The project's Hook Norton coordinator, Becky Robertson, has asked other villages to set up their own collections so the devices can be cleared, reconditioned and redistributed to needy schoolchildren by The Mix, a sustainability project in Wantage. Any data left on the machines will be erased.
"What we would really like is for people to collect these devices in their own village or town and then either we can collect them from there, or better still, they could and take them to the Mix in Wantage themselves," said Mrs Robertson.
"It was a really simple thing to set up. There just needs to be a central point to collect them and for the appeal to be advertised on social media."
Mrs Robertson' daughter, Eloise, 16, was interviewed on BBC Radio Oxford's breakfast show last week.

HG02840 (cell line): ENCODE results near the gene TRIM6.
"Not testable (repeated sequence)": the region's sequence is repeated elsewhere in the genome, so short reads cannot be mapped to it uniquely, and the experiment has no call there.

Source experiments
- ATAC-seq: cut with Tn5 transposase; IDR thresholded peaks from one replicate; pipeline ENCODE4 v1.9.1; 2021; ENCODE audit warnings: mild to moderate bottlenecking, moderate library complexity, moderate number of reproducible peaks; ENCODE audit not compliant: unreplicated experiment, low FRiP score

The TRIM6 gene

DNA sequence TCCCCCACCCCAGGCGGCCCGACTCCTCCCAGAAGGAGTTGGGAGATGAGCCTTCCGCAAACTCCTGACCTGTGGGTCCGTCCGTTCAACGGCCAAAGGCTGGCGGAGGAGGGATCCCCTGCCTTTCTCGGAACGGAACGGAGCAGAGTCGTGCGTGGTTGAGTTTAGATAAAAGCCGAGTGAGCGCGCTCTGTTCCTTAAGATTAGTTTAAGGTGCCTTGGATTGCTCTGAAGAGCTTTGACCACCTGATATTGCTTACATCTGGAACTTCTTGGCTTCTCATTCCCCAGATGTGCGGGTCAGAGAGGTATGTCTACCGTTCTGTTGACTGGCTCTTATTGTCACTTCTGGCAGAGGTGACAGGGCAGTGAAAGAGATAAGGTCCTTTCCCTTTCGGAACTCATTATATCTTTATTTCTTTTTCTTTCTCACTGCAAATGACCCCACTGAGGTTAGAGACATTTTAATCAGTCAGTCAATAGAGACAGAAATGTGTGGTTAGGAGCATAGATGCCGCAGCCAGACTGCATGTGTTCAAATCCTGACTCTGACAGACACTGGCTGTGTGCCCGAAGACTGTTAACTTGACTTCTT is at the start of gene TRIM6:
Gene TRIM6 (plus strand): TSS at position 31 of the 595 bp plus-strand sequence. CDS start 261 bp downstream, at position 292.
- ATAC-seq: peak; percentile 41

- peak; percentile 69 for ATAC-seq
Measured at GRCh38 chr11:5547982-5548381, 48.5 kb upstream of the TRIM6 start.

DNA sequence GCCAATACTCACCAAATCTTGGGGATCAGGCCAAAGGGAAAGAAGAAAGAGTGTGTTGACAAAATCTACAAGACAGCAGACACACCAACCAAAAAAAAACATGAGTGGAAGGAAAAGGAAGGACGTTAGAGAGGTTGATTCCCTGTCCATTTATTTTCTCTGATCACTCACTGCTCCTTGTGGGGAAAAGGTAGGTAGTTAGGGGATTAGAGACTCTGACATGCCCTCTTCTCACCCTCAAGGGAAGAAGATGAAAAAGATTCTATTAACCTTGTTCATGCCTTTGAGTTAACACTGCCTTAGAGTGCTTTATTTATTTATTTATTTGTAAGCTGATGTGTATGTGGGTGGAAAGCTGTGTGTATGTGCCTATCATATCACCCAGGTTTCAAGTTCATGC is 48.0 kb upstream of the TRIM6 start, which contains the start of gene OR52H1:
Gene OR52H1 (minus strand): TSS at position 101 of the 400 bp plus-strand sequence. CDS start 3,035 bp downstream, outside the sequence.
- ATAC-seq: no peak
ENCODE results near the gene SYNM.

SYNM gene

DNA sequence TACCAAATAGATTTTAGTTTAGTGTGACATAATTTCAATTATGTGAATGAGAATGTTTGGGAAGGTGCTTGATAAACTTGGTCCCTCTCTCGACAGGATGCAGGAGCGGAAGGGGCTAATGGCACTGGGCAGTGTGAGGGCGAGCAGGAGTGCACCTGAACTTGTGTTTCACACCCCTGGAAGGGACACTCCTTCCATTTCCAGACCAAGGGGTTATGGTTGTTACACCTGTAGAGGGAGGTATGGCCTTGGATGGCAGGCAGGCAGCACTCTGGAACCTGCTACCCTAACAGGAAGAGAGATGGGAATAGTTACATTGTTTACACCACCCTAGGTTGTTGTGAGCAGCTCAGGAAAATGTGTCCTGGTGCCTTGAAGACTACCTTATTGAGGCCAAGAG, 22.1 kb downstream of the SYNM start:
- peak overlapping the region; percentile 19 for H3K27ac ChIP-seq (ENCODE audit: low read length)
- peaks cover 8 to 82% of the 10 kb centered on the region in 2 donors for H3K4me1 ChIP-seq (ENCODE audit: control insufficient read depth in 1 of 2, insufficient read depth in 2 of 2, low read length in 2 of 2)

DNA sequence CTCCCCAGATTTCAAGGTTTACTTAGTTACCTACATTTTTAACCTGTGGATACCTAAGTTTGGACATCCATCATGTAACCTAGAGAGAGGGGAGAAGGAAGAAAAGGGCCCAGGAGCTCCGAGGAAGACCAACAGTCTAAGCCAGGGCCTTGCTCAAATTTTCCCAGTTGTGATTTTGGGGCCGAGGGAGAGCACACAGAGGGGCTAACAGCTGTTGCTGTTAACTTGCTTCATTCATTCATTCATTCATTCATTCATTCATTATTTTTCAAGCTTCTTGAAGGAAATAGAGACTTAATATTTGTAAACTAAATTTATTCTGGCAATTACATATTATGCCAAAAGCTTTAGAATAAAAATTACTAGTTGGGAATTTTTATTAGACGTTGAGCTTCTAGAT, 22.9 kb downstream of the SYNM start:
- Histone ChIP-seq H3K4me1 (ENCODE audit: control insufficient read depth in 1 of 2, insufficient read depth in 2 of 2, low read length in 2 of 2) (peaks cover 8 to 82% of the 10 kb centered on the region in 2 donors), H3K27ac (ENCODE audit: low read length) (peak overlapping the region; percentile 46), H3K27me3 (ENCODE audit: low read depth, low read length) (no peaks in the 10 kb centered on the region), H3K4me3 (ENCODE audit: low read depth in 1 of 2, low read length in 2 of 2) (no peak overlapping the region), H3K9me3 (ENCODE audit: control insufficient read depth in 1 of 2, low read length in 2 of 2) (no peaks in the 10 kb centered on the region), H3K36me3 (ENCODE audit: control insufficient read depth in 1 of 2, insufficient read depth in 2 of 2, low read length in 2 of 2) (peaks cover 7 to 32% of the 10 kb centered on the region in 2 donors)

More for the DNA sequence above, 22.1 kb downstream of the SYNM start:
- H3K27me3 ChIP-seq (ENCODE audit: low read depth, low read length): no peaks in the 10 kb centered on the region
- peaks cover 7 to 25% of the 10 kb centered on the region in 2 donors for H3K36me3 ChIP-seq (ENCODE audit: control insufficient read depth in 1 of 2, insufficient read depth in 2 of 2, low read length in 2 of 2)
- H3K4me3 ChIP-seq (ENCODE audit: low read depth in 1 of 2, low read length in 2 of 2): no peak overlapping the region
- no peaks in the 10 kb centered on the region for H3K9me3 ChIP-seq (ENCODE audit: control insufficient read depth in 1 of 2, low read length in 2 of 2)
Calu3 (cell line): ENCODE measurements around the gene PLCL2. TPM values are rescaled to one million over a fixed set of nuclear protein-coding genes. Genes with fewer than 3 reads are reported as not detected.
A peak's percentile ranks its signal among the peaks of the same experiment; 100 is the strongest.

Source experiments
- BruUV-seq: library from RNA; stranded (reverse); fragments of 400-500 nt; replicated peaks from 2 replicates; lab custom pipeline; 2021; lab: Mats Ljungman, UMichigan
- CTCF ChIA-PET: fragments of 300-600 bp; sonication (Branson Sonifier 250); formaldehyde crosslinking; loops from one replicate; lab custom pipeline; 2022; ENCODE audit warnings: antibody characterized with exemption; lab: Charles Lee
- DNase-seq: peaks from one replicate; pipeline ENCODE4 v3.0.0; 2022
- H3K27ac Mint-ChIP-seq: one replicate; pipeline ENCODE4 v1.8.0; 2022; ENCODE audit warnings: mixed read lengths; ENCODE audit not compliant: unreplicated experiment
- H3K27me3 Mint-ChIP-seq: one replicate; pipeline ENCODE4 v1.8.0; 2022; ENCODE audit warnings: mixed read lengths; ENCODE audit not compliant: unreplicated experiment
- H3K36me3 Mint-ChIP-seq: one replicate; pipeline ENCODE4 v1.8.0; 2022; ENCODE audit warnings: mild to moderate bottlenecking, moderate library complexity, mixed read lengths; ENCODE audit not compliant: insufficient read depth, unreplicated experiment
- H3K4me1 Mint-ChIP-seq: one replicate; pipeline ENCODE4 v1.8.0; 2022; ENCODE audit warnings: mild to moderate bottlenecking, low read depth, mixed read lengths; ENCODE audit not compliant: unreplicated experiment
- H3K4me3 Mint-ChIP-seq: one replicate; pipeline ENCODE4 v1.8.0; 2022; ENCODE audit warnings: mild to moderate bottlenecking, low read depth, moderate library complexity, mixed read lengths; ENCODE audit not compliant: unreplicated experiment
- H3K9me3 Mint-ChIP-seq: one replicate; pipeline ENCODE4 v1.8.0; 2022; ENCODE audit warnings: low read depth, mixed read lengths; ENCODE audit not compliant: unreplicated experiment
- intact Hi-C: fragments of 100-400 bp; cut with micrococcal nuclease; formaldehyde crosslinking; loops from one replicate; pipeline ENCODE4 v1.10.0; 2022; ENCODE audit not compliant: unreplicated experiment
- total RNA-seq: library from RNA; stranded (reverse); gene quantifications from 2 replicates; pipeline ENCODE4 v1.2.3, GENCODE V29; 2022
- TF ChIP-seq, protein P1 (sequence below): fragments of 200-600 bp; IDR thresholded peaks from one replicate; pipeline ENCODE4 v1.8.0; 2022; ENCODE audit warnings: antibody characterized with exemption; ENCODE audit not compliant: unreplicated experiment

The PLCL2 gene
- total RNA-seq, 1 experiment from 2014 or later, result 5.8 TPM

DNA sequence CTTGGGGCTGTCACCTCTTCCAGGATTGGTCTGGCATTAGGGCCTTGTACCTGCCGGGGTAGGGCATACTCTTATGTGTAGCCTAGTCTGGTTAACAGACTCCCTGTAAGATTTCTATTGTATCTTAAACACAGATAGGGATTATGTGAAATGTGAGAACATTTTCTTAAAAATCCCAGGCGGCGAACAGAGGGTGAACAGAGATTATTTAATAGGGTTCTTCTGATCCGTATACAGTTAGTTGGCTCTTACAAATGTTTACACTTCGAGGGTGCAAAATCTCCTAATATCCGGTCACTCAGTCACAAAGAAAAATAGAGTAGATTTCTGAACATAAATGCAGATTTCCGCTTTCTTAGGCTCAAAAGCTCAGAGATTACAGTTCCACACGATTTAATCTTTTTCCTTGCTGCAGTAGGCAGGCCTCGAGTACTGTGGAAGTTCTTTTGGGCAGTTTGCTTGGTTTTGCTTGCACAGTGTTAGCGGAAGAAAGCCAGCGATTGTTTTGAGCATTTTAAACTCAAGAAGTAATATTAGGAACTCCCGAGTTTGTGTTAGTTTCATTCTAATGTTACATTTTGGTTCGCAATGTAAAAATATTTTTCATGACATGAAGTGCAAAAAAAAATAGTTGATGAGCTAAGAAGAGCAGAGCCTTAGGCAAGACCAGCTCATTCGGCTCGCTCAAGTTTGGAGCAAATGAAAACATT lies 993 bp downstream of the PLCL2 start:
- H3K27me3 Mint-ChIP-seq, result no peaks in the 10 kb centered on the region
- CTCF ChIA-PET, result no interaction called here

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On the programme she said: "From my own experience I've seen that home learning requires robust technology. I just wouldn't be able to access my lessons without the technology I have.
"I think it's been very easy for people to underestimate the impact on children and young people that not having devices for home-learning is having."
It is thought that up to 600,000 teenagers are still without the digital support they need for online lessons.
In Hook Norton, the laptops are being dropped off at The Village Shop. Mrs Robertson and her co-organiser Nicky Levitt are keen to encourage other communities to seek out unwanted tablets and laptops to help the Oxfordshire scheme.
Those interested can contact the Hook Norton team by emailing [email protected] and asking for a poster giving more details of how to prepare iPads for transfer to the project.